What is wrong with Kyrsten Sinema? Like a lot of the rest of you, I don’t really know. Sinema is a head-scratching case, for sure.
Sinema had a complicated childhood, which included her parents divorce, her mother’s remarriage, and apparent periods of quasi-homelessness while growing up. She graduated high school as a valedictorian and went to BYU (even though she now claims to be an atheist). She became employed as a social worker and subsequently earned not only an MSW, but eventually also a J.D. She then began working as a criminal defense attorney, and while doing that, she also earned a Ph.D in Justice Studies, also from Arizona State University. Subsequently she became an adjunct professor teaching master’s-level policy and grant-writing classes at Arizona State University School of Social Work and an adjunct business law professor at Arizona Summit Law School. So this is a woman who (unlike Donald Trump, for example) pulled herself up by her own bootstraps and also became quite educated.
Politically, she’s also been something of a Sphinx. She began her political career in the Arizona Green Party and worked on Ralph Nader’s presidential campaign in 2000. She initially ran for local elected offices as an independent, races which she lost. In 2002, Sinema first ran for the Arizona House of Representatives as an independent affiliated with the Arizona Green Party. She finished in last place in a five-candidate field. Undaunted, Sinema joined the Democratic Party in 2004 and tried again for the 15th House district (in Arizona’s state legislature, two Members can represent the same district). In 2004, both she and David Lujan won the two seats for Arizona’s 15th district, with 37% for Sinema and 34% percent for Lujan. Sinema then went on to win a seat in the Arizona State Senate (2010), the U.S. House of Representatives (2012) and finally the United States Senate (2018), where she defeated Martha McSally by 55,900 votes (or about the same number as the Green Party candidate that year). With her election, Sinema because the first openly bisexual member of the Senate.
And yet, she has migrated to becoming one of the most conservative Democrats in Congress, and a strange obstacle to voting reform. With her Ph.D in Justice Studies, she must be well aware of how critical it is to be engaging in progressive voting reforms. Indeed, she claims to be in support of both the John Lewis Voting Rights Act and the Freedom to Vote Act.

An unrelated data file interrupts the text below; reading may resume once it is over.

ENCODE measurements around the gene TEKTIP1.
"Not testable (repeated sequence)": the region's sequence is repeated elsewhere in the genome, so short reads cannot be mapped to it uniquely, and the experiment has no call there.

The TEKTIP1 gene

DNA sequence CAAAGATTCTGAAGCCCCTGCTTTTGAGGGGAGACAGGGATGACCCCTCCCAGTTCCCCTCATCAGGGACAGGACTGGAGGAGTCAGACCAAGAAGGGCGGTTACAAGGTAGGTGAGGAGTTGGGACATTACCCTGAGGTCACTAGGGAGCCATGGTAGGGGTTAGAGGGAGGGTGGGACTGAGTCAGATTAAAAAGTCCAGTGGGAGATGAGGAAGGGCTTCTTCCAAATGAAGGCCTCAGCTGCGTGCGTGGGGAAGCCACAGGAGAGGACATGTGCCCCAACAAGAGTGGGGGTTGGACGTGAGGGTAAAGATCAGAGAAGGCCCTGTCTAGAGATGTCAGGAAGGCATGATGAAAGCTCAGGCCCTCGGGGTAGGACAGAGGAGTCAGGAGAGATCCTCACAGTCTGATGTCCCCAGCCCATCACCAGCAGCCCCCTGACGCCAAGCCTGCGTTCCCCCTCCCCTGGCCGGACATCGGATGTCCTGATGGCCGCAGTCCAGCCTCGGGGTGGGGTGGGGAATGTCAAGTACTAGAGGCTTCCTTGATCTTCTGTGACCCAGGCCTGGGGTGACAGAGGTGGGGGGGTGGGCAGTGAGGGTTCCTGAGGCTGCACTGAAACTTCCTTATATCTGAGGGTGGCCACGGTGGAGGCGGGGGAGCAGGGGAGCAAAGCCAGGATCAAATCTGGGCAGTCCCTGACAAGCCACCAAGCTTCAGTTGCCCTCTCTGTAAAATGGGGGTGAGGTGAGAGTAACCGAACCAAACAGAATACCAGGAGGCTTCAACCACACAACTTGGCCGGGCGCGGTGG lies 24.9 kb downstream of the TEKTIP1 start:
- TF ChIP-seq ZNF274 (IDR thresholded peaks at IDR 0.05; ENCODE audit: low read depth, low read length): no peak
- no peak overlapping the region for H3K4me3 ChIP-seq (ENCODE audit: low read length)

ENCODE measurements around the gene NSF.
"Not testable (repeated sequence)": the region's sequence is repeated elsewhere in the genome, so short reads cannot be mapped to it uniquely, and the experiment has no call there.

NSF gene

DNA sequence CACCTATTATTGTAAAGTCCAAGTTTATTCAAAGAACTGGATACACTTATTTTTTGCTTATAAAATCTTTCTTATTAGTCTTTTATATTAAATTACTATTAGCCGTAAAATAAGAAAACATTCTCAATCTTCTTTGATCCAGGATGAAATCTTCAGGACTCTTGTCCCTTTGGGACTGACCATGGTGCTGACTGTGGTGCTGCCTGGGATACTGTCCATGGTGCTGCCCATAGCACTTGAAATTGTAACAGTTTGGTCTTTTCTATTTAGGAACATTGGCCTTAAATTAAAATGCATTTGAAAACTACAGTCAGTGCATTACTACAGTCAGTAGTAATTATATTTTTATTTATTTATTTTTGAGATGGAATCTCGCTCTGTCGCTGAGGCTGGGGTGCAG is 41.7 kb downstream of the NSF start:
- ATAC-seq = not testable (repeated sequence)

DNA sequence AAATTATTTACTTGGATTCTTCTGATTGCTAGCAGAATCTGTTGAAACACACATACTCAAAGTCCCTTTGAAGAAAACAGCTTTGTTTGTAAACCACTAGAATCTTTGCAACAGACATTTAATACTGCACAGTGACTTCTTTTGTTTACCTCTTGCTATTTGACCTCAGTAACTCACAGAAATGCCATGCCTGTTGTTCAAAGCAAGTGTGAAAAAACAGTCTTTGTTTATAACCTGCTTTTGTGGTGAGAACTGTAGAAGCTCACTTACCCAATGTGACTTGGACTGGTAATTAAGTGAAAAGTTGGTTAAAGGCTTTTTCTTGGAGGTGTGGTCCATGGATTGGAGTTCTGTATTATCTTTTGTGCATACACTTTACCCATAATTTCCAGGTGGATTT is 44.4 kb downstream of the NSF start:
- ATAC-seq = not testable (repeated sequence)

Yet, Sinema somehow thinks that changing the Filibuster rules — which weren’t adopted until 1917 and have been changed numerous times since then — will break the Senate.
The Senate is already broken. And it’s absolutely clear who broke it: one Addison Mitchell McConnell III. His manipulation of the rules and absolute hypocrisy around Supreme Court (and other) judicial nominations, his failure to support the second impeachment of Donald Trump right after McConnell (like other Senate leaders) had essentially been held hostage in the January 6th insurrection, and his overall Machiavellian politics broke the Senate a long time ago. Failing to create a carve-out for voting rights will simply allow the Republicans to shamelessly continue to use the “Big Lie” of Trump’s (allegedly) stolen election to enact voter suppression laws around the country.
Is this what Sinema wants?
What does Sinema want?
If she really believes that not voting for a carve-out from the filibuster will somehow make the current Senate a saner place, then she is as deluded as the people who think that the vaccines are “experimental” and unsafe to administer during a pandemic.
The Senate Democratic leadership plans to force a vote on these issues today. Both the filibuster questions and the voting bills themselves. People will have to go on the record. And let’s not forget that any single Republican could break rank from Republican orthodoxy and support voting rights in the United States if they just had the courage to do so. So far, not a single one of them has shown that courage.